National Novel Writing Month
by Tif Sweeney
Did you know that November is National Novel Writing Month (also known as NaNoWriMo)? People all over the world begin writing a novel on November 1 with the intent of getting 50,000 words on paper by midnight on November 30. Aspiring authors receive encouragement from both the online community and for some, in person via writing support groups: sharing successes, discussing struggles, tracking word counts, and pushing each other to keep on writing. After all, the purpose is not to write a book that will instantly be published; it is simply to reach that quantity of 50,000 words. The idea is that the quality will come later through the editing process.
NaNoWriMo began in 1999 in the San Francisco Bay Area with a mere 21 individuals banding together. During its second year, the number grew to 140 participants and expanded around the world. Today, the number has grown exponentially to hundreds of thousands, boasting the beginnings of such recent bestsellers as The Night Circus by Erin Morgenstern as well as Anna and the French Kiss by Stephanie Perkins. (For more published works with a NaNo origin, visit the Published WriMos webpage.)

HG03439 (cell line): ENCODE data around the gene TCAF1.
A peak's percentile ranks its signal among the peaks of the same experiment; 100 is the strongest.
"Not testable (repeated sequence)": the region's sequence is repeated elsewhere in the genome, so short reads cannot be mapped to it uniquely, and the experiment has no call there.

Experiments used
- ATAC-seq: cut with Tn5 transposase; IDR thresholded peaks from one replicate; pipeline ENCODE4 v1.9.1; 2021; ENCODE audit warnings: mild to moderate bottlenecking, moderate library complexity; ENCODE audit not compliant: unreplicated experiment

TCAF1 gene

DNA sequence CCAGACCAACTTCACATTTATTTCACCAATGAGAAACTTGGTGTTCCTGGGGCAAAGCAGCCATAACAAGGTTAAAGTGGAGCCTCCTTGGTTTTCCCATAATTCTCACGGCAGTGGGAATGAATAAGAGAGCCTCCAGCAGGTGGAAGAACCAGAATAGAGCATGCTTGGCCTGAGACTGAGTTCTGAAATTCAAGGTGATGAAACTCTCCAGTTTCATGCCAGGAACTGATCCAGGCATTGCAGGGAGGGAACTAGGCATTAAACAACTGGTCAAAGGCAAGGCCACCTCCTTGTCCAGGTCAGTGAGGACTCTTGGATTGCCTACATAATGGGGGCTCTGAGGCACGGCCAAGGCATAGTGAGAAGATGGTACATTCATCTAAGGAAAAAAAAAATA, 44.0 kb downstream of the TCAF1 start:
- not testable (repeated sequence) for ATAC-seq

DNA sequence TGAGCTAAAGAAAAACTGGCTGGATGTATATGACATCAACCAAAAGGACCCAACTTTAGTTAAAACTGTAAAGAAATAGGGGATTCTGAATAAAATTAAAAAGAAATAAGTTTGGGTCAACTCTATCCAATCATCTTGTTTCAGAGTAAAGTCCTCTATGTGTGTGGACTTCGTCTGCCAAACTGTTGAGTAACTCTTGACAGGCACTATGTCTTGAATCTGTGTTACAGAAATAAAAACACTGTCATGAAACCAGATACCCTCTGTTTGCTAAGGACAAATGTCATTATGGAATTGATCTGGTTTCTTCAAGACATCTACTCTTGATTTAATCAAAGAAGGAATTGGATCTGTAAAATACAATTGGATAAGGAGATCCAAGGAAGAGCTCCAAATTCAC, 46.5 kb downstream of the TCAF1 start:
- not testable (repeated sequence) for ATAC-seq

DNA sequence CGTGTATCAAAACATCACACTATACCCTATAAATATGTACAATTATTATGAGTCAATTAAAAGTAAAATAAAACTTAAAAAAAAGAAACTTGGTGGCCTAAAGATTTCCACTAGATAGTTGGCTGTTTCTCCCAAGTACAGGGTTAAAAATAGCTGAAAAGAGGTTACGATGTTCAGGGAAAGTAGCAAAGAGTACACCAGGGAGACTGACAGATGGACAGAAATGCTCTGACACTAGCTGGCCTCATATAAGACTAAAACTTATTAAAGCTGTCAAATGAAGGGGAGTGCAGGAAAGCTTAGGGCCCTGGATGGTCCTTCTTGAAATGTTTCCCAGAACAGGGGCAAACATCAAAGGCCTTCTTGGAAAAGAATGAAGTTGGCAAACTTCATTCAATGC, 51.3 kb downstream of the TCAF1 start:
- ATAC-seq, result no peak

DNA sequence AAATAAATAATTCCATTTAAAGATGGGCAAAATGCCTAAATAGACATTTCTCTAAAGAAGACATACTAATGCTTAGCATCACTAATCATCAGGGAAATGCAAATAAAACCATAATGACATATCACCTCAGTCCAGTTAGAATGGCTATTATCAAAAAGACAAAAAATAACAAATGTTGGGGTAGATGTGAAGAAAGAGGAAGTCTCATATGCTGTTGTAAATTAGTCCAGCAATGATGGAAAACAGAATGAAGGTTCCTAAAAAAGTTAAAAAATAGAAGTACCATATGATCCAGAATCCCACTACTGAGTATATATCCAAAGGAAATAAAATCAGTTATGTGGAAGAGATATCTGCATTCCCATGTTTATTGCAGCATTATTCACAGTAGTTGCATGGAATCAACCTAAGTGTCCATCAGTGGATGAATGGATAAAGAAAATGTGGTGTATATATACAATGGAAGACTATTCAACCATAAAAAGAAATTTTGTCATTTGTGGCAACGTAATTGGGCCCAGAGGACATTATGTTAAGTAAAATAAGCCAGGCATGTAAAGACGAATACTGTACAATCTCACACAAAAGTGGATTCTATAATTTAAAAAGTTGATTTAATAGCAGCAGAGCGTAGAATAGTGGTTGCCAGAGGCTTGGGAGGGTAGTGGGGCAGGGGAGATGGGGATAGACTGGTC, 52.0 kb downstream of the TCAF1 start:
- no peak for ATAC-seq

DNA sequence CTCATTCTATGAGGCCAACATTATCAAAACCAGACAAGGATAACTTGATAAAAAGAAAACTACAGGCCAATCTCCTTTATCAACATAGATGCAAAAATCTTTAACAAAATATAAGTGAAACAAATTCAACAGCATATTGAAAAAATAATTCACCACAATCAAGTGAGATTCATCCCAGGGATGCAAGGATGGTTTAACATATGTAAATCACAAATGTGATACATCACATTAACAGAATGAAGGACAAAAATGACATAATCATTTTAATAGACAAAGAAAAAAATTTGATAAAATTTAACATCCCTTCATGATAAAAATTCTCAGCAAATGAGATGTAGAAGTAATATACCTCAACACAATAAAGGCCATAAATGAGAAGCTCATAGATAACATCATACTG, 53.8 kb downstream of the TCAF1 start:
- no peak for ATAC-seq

You can even search “NaNo Near You” to find others participants near you, including right here in our very own St. Louis region. Though each region operates on its own, it is not uncommon to find local meet-ups, online encouragements from your liaisons, and so much more.
To join in on the action, simply click on over to the National Novel Writing Month homepage and sign up. From there, you can access forums based upon your age group, the region you are writing from, and the genre you are penning. You can keep track of your word count, become a Writing Buddy, and stay in the loop via your own NaNoMail. You can even find a Procrastination Station, featuring tips for your writing pleasure. However, you do not want to explore too long! You have 50,000 words to write. With 30 days, that means 1667 words per day!
For more information, you can also follow NaNoWriMo on Facebook and Twitter. The blog, The Office of Letters and Light, is also dedicated to the event, featuring daily entries on a multitude of topics, including the well known young adult author and 2011 NaNoWriMo “Agony Aunt,” Maureen Johnson.
Tell us about your NaNoWriMo experiences! Have you participated in the past or are you a newbie? What are your thoughts on writing a novel in a month?